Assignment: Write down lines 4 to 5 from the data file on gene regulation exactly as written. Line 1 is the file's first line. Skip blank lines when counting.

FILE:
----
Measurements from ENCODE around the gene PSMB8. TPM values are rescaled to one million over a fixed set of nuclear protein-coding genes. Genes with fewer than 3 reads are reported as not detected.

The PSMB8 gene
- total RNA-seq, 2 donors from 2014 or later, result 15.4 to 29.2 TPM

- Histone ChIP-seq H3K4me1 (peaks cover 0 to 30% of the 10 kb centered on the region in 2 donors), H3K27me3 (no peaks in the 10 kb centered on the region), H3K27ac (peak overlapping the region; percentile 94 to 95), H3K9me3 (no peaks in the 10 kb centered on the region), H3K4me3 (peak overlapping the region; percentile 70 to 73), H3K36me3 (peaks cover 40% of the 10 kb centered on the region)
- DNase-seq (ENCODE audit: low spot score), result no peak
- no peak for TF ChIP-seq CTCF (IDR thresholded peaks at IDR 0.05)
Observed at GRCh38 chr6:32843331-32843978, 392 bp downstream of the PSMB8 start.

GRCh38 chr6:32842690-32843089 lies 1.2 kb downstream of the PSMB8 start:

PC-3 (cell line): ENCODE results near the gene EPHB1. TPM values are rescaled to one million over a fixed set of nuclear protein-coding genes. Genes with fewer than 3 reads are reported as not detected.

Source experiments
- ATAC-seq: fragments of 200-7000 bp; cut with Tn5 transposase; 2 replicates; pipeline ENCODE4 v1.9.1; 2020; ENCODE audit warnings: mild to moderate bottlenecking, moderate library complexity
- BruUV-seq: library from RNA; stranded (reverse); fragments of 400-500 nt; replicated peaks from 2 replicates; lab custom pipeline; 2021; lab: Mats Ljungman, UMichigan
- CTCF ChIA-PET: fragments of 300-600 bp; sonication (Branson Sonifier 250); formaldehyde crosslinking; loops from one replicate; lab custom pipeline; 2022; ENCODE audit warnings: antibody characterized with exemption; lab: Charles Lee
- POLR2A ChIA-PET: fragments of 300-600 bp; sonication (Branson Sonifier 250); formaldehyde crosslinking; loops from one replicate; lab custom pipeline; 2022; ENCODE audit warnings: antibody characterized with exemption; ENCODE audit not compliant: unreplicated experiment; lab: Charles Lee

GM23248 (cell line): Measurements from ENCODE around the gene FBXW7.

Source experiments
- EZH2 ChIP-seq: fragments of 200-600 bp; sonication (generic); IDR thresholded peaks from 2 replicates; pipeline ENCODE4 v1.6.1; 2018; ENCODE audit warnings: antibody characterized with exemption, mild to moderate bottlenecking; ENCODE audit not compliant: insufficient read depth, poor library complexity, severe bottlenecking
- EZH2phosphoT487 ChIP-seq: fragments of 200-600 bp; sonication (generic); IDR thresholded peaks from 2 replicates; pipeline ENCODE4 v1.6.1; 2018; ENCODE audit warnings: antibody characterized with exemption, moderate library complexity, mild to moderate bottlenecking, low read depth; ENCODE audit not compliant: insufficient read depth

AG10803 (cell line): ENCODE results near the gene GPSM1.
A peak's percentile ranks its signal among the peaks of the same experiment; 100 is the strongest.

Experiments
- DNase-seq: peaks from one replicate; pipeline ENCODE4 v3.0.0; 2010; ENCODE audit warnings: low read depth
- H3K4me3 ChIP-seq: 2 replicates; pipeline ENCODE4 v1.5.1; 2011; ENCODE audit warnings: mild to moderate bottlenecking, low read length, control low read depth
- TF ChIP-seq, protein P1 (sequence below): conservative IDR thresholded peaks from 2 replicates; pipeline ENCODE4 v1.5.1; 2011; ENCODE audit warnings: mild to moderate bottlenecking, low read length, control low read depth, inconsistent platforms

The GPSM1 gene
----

- Histone ChIP-seq H3K4me1 (peaks cover 0 to 30% of the 10 kb centered on the region in 2 donors), H3K27me3 (no peaks in the 10 kb centered on the region), H3K27ac (peak overlapping the region; percentile 94 to 95), H3K9me3 (no peaks in the 10 kb centered on the region), H3K4me3 (peak overlapping the region; percentile 70 to 73), H3K36me3 (peaks cover 40% of the 10 kb centered on the region)
- DNase-seq (ENCODE audit: low spot score), result no peak